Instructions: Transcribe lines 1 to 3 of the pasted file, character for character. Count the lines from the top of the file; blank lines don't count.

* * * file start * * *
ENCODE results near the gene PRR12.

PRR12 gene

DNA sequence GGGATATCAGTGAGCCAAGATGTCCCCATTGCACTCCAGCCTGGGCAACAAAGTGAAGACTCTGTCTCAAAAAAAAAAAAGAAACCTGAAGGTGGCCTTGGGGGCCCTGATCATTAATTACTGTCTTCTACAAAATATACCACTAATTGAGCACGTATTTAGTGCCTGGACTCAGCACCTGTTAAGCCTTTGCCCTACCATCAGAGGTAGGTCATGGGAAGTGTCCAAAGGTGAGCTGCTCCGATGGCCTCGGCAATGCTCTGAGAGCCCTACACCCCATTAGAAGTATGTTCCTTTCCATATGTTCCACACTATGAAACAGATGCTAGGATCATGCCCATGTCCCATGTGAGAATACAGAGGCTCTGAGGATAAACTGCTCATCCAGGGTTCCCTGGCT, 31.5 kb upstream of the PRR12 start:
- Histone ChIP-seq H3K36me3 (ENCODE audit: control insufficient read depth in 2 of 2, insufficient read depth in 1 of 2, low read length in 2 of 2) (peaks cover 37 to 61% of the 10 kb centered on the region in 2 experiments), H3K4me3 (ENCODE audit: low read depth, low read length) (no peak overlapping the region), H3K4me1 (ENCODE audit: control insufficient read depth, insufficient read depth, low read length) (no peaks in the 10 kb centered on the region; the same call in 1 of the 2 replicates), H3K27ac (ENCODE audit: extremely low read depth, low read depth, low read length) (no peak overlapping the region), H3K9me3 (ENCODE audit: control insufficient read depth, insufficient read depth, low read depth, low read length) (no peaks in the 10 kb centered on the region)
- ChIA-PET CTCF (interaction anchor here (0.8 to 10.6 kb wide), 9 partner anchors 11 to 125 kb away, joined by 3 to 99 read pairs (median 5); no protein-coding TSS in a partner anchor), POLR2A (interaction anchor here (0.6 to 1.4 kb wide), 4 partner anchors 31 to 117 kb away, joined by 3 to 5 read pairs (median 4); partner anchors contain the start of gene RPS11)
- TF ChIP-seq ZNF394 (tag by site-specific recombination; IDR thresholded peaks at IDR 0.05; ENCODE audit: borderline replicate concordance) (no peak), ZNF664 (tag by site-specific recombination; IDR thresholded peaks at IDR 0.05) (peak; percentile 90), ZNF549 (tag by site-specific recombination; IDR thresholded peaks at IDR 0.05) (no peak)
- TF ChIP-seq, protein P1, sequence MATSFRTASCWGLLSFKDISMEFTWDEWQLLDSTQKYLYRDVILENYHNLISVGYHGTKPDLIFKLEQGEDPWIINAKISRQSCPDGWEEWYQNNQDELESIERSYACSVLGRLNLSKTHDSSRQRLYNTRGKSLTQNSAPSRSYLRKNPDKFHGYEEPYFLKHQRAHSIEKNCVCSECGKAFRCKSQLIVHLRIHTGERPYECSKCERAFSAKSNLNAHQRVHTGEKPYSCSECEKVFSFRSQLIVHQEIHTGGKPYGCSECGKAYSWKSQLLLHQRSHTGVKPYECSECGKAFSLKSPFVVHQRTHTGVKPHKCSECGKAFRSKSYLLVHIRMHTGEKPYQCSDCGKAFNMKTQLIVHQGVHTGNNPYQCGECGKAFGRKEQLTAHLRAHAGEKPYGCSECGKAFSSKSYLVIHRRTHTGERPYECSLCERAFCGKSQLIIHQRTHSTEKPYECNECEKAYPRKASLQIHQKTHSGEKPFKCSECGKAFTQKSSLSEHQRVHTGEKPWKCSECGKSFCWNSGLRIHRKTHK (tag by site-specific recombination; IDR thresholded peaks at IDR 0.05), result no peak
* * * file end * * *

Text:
ENCODE results near the gene PRR12.

PRR12 gene

DNA sequence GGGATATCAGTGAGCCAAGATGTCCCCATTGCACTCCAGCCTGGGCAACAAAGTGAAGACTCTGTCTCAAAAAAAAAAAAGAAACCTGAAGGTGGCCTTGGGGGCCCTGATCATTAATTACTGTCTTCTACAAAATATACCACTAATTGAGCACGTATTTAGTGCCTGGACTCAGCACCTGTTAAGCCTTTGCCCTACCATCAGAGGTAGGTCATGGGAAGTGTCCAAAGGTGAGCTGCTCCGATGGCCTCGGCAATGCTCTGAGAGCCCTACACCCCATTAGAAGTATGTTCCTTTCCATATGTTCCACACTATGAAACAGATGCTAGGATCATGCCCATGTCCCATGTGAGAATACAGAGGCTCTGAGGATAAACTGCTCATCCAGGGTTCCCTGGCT, 31.5 kb upstream of the PRR12 start: